Rhoades was struck by all the things Joe had done in his life, and I think by those rare qualities of a true renaissance man.
Roll the highlight film. A boy, born to immigrant parents in Saco, Maine, in 1925, industrious and studious, he learns English and begs to go to school. Service in World War II aboard a submarine, the USS Piper, in the Pacific. Returns, attends Drake University where he quarterback the football team. Wins the “Salad Bowl” against Arizona in 1950.
Graduates with a business degree, majoring in accounting and economics. Teaches and coaches at St. Louis High School and Thornton Academy (his alma mater). Works as an accountant and controller for several businesses, and is president of Building Materials, Inc. in Lisbon Falls.
Town manager in Greene and Wayne, he eventually becomes administrative assistant to the Durham selectmen—plus plumbing inspector, assessor, and code enforcement officer as well.
Built his home, enjoyed building stone walls and using computers (before they became the norm), and the study of philosophy. He stood up for things that he believed in, like education.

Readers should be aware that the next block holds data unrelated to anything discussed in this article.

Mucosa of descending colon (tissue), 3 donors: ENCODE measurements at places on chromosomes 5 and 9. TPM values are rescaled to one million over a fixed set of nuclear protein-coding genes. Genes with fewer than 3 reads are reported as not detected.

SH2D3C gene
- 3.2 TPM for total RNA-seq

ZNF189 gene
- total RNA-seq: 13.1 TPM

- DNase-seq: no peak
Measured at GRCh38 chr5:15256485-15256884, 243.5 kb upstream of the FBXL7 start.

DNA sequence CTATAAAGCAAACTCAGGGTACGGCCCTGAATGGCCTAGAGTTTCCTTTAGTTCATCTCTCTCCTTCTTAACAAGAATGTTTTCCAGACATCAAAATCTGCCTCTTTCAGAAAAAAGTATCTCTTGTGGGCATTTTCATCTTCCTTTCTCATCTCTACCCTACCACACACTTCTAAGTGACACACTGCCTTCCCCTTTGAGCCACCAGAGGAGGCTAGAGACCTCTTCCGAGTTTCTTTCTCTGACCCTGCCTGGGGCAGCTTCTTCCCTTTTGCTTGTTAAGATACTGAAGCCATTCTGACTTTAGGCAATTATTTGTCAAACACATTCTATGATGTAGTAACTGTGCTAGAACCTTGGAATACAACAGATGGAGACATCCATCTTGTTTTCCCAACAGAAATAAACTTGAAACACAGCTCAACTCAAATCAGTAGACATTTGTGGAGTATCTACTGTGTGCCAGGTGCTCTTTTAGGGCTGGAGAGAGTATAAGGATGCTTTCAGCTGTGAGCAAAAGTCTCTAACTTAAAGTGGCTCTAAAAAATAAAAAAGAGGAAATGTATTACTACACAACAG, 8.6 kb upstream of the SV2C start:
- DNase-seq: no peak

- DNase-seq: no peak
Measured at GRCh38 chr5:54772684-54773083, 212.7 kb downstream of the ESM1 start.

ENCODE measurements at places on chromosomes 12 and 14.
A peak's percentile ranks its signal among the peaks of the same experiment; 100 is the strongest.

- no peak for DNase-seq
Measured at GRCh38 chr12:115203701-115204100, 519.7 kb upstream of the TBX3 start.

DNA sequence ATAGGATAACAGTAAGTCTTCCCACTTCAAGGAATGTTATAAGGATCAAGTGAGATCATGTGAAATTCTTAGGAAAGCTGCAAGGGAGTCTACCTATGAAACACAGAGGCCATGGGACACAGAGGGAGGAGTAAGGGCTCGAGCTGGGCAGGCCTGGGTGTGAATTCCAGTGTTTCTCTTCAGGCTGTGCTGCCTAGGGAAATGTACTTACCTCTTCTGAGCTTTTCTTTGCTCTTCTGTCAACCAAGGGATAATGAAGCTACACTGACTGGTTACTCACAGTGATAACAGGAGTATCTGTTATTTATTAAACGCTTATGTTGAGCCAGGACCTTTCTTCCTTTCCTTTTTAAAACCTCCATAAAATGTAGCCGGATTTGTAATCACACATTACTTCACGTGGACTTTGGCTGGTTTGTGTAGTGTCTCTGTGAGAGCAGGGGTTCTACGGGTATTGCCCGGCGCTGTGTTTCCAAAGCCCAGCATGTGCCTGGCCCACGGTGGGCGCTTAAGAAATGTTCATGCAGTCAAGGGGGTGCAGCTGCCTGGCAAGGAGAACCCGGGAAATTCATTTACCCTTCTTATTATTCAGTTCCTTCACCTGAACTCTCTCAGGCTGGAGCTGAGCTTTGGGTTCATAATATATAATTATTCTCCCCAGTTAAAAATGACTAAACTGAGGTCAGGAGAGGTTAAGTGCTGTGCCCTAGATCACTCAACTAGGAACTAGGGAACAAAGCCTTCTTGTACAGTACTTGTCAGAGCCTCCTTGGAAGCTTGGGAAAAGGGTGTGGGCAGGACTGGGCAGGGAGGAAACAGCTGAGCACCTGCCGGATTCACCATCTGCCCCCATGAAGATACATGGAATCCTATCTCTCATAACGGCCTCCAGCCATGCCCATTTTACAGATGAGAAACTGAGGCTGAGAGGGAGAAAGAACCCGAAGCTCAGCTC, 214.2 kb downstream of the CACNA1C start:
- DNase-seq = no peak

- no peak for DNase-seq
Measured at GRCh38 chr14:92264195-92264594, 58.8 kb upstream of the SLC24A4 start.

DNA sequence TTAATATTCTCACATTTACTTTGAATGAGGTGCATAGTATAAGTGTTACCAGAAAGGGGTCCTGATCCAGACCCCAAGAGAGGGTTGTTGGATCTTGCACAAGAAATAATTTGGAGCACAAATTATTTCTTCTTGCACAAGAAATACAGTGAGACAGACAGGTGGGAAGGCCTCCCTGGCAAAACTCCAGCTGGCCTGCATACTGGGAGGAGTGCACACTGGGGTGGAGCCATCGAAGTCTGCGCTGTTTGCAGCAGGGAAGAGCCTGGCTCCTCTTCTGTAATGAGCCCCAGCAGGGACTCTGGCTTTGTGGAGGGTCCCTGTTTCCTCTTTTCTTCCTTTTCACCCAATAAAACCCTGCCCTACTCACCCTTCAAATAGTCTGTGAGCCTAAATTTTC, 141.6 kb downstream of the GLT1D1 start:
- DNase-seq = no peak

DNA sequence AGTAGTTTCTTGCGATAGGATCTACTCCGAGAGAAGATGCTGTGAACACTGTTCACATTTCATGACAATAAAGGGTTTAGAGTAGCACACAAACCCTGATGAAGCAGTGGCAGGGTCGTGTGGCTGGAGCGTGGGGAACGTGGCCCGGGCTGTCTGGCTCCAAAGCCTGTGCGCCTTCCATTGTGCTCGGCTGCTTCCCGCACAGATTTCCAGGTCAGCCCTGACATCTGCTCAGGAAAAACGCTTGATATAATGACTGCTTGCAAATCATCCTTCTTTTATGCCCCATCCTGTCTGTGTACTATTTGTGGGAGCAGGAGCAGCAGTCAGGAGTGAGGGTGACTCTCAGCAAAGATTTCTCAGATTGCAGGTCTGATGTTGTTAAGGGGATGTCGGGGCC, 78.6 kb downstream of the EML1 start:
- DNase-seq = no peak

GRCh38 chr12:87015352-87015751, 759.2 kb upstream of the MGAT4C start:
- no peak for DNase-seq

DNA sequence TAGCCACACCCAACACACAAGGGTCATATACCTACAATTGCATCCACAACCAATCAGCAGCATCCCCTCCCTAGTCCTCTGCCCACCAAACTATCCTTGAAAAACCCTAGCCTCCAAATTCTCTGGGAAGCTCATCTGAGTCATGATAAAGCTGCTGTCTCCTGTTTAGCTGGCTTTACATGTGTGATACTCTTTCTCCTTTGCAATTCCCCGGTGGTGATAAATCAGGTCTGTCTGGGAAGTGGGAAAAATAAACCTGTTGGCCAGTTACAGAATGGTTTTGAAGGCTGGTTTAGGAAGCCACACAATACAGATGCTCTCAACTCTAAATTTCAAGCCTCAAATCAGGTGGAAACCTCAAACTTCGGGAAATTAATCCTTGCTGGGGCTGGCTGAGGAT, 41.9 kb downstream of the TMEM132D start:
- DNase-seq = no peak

“He will be remembered for standing up at the 1998 Durham town meeting and declaring, ‘I’m through being a cheapskate,’ and leading a vote to pass a school music program,” said his obituary.
Rhoades went on with his touching tribute to Joe, which captured the man so well.
My father-in-law was a hero and he is an inspiration to me today to keep doing what I do, not always receiving accolades and the spotlight, but working diligently for what is right and good.
I’m honored to be riding in his memory, October 4. There may be readers that aren't already supporting a rider, walker, or cyclist that would like to support my efforts and help support a great cause. If so, you can make a donation by following this link to my online fundraising page.
[Drake football, circa 1950, Veterans Stadium, Wichita, KS; Joe is #36. All-American, Johnny Bright, is directly behind Joe.]